It's tough being a female character in a sci-fi show. You're going to be exposed to peril on a weekly basis. You'll definitely need to book in some time to be saved by the show's dashing yet mildly geeky hero. If you're lucky you'll get to be the season cliffhanger – but usually because you've been messing around with Powerful Fantastical Gubbins and it's made you go a bit weird. Seriously, can't you girls just learn to stay out of trouble?
Fortunately, the re-emerging British sci-fi genre is starting to show us female characters who don't exist just to be rescued – and nowhere is that more evident than in the mayhem of Misfits.
Kelly introduced herself to the world by dispatching Tony, the Original Psychotic Probation Worker, without flinching. She fights with fists and words, telling one villain: "If you wanna spunk all over someone's tattoos, just ask 'em, yeah?" Her decision to buy the power of rocket science as her new superpower is beyond useless in community service, and on the evidence of the world's strangest interview, even more so if potential employers don't believe it. Yet not so long ago Kelly would never have dared to even dream of the almost unlimited power of being brainy.
Alisha's somewhat notorious "sex power", meanwhile, proved problematic for feminists everywhere – and deeply uncomfortable to watch. Yet her role as the reluctant observer forced her to learn about herself. In choosing her new power (which allows her to see what other people are doing) and a relationship with Simon, she's also chosen to embrace both the superhero life and her own vulnerability, despite knowing that disaster likely awaits in both. The ability to put herself in others' shoes – and control them, maybe? – reflects her newfound empathy and her determination not to lose it, while putting her at the plotting heart of the gang's shenanigans. Not bad for the formerly untouchable party girl.
Elsewhere, Doctor Who has River Song: a gun-toting femme fatale, channelling Mrs Robinson and capitalising on her own enigmatic status as murderer/wife/daughter/archaeologist. And in the latest series of Torchwood, Gwen Cooper took the protective mum role to the extreme, engaging in a shoot-out while holding the baby. It'd be difficult to find two superwomen in less need of a man to save them.
But for all the genre's strengths, younger women particularly are often still written more like props than characters. Doctor Who's last series might not have been so criticised had the "modern" Amy Pond done more than hatch The Doctor's future wife/murderer in a pod, having somehow failed to notice her own kidnapping. The girls of The Fades fared even worse: with a tendency towards killing off the more intriguing women almost as soon as we'd met them, its central (living) female characters were either the lead's bitchy sister or the lead's girlfriend, rather than people in their own right.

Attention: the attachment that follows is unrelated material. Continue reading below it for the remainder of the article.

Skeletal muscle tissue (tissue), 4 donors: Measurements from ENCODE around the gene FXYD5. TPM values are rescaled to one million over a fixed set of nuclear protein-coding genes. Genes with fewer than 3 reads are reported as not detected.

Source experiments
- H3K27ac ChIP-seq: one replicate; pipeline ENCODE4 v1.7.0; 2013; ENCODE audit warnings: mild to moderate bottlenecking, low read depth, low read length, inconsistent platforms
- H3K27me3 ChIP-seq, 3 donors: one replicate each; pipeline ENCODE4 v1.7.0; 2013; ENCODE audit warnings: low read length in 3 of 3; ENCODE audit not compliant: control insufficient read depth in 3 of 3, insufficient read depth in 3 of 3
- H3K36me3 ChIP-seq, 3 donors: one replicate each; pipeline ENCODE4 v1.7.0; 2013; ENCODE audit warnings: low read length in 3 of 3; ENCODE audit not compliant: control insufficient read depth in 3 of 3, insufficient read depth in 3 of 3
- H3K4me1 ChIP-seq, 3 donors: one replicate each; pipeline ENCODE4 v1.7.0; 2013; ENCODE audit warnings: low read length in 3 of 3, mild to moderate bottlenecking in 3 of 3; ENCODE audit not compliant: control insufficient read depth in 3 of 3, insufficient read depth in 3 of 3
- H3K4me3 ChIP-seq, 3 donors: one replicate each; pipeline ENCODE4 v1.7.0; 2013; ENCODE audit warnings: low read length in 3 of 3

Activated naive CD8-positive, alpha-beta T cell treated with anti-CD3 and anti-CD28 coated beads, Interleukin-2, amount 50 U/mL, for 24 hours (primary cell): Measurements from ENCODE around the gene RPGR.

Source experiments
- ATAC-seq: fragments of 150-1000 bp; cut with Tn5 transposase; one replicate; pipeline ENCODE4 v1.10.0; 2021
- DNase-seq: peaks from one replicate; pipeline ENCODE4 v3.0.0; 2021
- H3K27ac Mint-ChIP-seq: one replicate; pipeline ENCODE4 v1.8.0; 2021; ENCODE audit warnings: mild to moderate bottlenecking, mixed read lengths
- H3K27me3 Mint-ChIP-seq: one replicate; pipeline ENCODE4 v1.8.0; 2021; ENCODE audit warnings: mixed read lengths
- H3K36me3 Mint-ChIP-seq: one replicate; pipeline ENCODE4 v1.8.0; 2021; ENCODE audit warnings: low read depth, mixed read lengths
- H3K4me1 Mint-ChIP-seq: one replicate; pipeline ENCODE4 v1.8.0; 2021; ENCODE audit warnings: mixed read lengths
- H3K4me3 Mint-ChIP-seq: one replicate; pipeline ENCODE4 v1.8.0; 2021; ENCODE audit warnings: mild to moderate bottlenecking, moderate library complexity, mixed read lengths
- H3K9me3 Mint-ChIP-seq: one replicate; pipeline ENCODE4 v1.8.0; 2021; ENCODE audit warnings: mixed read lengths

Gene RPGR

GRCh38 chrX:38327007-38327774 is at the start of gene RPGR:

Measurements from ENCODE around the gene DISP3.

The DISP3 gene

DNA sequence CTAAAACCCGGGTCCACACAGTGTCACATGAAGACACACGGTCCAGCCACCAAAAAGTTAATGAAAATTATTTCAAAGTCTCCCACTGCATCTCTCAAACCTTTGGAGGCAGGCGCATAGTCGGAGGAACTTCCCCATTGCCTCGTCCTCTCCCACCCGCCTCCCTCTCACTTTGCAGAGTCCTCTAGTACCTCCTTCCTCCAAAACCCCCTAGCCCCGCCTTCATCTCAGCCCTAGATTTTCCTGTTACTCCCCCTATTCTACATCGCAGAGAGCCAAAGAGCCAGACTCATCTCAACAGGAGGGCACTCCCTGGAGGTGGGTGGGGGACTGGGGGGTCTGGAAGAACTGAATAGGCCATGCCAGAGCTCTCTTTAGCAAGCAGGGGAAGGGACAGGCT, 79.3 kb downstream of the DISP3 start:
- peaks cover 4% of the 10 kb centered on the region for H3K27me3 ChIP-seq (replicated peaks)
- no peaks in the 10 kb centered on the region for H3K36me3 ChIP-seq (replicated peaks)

Yet these sketches of women are shown up by others who manage to subvert type. For much of Misfits' first series Alisha certainly wasn't nice, and Kelly rarely lets anyone get close enough to like her. And River Song spends much of her time treading the line between knowing smiles and being knowingly smug. But having been given the opportunity to get to know these characters, flaws and all, we like them anyway. Unlike Amy Pond, or The Fades' Sarah, Misfits hasn't needed to make a big deal of telling audiences how empowered, interesting or complicated its women are, because they just are.
In other news, Misfits got its best ratings ever for the series three premiere:
Misfits had a triumphant return to E4, with the premiere episode achieving the highest audience figures ever for the show.
The overall figure (including those who watched it live on the night and those who watched it on catch up and those who watched on 4OD) was 2.2m.
The third series of the show opened with a consolidated TV audience of 1.8m for episode one, a 6% increase on the previous best of 1.7m for the Christmas special in December 2010 and a 53% rise on the overnight figure of 1.2m.
Aaaaaand, ten teasers for episode three. Spoilers here:
Misfits has had a cracking start to its third series, and the next episode is all about Simon and Alisha! Yes, Simon's racing on in his quest to become the Superhoodie, but Alisha's not necessarily happy about it.
But if that's not enough to get you excited, we've seen the episode and have ten teasers below to whet your appetite... Read on to find out what they are!
1. Is Simon gay? Someone certainly seems to think that he is.
2. "A superhero has to be prepared to *** *** **** ** ******** **."
3. Simon and Alisha fans - prepare for a bit of a bumpy ride. There are tears.
4. Sean meets Rudy's alter ego... while our Rudy is also in the room. Uh oh.
5. "I fancy you. Stop all the bulls**t."
6. Whose side is the Superhoodie on, anyway? Some of our Misfits might just be wondering that...
7. This week's adversary isn't a flat-out villain. You might even feel a little sorry for him.
8. "I have to ********* our relationship."
9. Wondering whose grave Seth was visiting last weekend? You'll find out in this episode.
10. "I don't want you to put that suit on ever again."
Misfits airs on Sunday at 10pm on E4.